The Great Fisher

July 4th, 2017 | Posted by in Naturalist Notes

By Smokey Brine, graduate student in the Institute’s 16th cohort

A warm summer wind funnels down the Skagit River, blowing wisps of brown hair in front of my eyes. I shift my head to regain sight of the river channel and spot a green canoe cutting the water in front of me. The three passengers are laughing at something, I can hear their muffled exclamations over the sound of the rapids chopping against my boat. I attempt to propel my kayak closer to their conversation; clearly I am missing out on some sort of hilarity with my new housemates. When I catch up the river is now calm. I look to my friends and notice their gazes are focused downriver but not at the oncoming curve. Instead, they look upward.

Further downstream the Skagit River curves south, continuing its course from high in the formidable North Cascade mountains to the Salish Sea and the Pacific Ocean. Behind me is a wall of snowy peaks cutting the sky. In front, rounded tree-covered hills roll slowly seaward. The frost-bitten-blue color of the water beneath me hints at the river’s glacial origins and it seems that the clear blue of the westward sky is not quite as beautiful as the water below.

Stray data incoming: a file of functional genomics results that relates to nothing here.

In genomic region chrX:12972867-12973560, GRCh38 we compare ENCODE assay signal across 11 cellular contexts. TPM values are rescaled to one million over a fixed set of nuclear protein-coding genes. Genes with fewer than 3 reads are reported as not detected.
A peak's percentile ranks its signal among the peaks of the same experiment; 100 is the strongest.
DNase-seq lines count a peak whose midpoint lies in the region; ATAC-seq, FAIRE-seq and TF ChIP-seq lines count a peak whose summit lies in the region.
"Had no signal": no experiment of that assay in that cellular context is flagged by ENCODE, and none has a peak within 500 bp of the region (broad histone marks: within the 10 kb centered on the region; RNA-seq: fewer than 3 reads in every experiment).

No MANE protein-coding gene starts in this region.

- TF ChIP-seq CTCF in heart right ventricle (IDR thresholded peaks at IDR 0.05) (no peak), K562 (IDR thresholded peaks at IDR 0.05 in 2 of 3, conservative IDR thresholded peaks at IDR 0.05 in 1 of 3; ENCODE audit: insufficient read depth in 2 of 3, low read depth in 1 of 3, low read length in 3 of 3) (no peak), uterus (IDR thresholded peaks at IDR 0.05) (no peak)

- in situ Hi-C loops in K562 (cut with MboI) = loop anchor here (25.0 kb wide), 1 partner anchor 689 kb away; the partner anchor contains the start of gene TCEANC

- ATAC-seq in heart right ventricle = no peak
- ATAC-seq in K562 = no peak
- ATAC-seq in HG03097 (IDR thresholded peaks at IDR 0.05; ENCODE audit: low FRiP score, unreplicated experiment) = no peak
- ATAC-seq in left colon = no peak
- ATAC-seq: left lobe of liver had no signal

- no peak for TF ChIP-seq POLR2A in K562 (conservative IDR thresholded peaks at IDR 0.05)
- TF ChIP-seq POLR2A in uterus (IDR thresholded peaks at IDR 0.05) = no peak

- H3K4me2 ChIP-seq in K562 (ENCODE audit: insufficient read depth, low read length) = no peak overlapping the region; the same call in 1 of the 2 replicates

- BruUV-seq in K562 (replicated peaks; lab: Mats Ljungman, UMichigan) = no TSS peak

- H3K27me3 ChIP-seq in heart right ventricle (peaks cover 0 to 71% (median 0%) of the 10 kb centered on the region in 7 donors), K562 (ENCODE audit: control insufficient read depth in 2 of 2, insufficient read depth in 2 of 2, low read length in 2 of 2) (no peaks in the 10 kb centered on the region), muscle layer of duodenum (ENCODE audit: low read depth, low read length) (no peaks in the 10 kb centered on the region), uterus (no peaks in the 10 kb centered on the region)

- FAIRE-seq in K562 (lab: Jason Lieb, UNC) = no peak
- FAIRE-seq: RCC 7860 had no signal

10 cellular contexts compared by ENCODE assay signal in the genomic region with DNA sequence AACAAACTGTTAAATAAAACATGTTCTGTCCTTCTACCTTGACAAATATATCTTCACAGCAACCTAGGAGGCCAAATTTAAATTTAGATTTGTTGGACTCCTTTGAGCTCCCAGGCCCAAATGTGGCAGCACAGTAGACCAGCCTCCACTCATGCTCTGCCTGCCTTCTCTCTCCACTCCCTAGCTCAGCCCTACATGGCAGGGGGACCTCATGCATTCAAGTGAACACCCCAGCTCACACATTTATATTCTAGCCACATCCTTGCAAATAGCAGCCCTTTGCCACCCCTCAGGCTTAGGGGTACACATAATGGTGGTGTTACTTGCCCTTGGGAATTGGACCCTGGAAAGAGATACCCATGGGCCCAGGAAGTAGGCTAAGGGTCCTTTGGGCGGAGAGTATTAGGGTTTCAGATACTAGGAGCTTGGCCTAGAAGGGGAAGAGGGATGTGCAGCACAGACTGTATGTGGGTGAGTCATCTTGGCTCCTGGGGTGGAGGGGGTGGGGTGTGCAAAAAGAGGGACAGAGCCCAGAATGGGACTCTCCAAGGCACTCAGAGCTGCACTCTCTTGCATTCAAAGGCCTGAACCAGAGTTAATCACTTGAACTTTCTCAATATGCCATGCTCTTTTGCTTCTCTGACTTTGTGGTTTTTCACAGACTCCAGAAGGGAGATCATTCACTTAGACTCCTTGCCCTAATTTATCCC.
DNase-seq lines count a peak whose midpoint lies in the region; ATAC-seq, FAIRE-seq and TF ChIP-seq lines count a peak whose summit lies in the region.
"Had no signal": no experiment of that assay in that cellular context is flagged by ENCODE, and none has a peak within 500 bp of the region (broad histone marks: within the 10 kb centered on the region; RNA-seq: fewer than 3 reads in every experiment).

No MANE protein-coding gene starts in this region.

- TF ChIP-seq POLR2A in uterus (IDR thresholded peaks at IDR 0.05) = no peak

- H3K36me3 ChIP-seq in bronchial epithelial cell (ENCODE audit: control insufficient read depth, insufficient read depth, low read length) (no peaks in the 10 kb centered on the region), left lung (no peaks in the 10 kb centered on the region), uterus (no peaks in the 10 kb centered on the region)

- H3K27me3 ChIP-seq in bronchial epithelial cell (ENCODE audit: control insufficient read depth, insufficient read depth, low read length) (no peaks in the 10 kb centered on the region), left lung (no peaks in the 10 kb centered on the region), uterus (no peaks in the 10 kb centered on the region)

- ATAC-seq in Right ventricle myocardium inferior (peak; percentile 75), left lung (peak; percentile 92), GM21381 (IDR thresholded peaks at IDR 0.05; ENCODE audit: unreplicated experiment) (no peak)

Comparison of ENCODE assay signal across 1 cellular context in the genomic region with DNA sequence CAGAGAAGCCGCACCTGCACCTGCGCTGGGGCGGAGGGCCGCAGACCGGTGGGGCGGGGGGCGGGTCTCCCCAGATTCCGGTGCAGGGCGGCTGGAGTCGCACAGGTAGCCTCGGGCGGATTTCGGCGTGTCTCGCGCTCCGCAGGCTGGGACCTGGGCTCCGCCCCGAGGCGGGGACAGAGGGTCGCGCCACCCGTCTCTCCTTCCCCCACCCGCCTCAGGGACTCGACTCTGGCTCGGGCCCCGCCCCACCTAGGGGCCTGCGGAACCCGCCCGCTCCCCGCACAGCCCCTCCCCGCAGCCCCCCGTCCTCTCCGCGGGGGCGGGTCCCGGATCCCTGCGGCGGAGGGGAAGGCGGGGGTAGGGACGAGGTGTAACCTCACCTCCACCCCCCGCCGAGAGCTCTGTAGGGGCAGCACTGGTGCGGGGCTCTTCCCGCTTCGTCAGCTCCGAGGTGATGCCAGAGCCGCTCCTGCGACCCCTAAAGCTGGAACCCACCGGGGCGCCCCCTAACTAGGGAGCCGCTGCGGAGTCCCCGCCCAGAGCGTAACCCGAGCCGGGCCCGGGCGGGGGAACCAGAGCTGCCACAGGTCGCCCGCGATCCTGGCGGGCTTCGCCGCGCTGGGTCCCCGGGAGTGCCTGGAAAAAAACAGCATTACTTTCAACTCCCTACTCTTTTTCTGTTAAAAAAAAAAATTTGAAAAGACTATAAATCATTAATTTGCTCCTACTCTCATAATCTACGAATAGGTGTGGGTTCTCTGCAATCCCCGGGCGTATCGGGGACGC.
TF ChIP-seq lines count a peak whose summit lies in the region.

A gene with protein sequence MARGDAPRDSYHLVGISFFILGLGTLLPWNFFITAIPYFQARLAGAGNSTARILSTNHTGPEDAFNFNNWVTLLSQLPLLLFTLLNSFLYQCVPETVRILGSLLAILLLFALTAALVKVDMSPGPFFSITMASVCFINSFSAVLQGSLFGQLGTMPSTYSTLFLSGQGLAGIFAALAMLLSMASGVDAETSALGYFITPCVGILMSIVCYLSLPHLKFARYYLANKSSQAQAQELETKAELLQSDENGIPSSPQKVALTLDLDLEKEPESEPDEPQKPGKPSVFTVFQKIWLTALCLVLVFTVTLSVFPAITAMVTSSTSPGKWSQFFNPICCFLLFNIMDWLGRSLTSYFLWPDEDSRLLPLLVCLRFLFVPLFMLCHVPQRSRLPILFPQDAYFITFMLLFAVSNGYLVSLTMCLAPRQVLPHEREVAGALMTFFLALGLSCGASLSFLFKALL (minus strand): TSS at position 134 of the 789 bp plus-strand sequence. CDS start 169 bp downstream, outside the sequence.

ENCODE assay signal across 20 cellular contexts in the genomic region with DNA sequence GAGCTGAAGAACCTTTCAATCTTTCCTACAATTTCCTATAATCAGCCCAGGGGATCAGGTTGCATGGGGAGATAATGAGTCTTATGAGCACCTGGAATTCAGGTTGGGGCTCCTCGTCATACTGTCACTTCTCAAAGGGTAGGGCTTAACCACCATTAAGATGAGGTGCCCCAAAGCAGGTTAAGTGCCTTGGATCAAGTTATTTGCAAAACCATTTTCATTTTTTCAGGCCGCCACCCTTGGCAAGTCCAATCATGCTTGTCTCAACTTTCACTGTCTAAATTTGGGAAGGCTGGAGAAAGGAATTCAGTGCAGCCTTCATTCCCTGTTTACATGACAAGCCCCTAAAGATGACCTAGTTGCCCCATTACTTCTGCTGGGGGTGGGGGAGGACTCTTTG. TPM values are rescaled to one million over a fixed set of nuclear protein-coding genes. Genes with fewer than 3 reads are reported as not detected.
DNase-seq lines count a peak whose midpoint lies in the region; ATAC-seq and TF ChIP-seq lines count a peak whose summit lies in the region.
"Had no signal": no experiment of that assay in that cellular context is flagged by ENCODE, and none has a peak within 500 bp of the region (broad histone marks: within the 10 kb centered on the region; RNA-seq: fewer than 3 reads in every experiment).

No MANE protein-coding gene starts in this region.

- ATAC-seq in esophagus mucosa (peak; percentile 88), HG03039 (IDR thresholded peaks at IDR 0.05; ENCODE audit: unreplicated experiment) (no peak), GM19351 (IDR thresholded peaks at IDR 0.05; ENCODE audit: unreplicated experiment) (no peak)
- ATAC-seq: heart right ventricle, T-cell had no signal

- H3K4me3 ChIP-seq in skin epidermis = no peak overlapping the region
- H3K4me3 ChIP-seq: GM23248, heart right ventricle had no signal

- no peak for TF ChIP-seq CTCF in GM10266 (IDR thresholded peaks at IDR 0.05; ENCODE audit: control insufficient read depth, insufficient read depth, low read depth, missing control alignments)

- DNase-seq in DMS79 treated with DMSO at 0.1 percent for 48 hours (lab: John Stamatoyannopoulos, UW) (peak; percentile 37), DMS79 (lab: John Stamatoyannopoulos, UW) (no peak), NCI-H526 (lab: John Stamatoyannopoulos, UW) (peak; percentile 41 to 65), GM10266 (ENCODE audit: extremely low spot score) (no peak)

Ahead, before the riverbend, I spot the thing that has made my friends so watchful; a dark speck is hovering above the azure water. It seems motionless, as if suspended in time. It suddenly plunges downwards and I recognize the spectacle as the osprey crashes head-and-talon first into the water. An audible gasp issues from both our boats and we watch as the enormous bird rises from the water with a large fish clutched in its talons. The luckless fish, what appears to be a trout, is limp in the bird’s grasp. The hunter is successful.  

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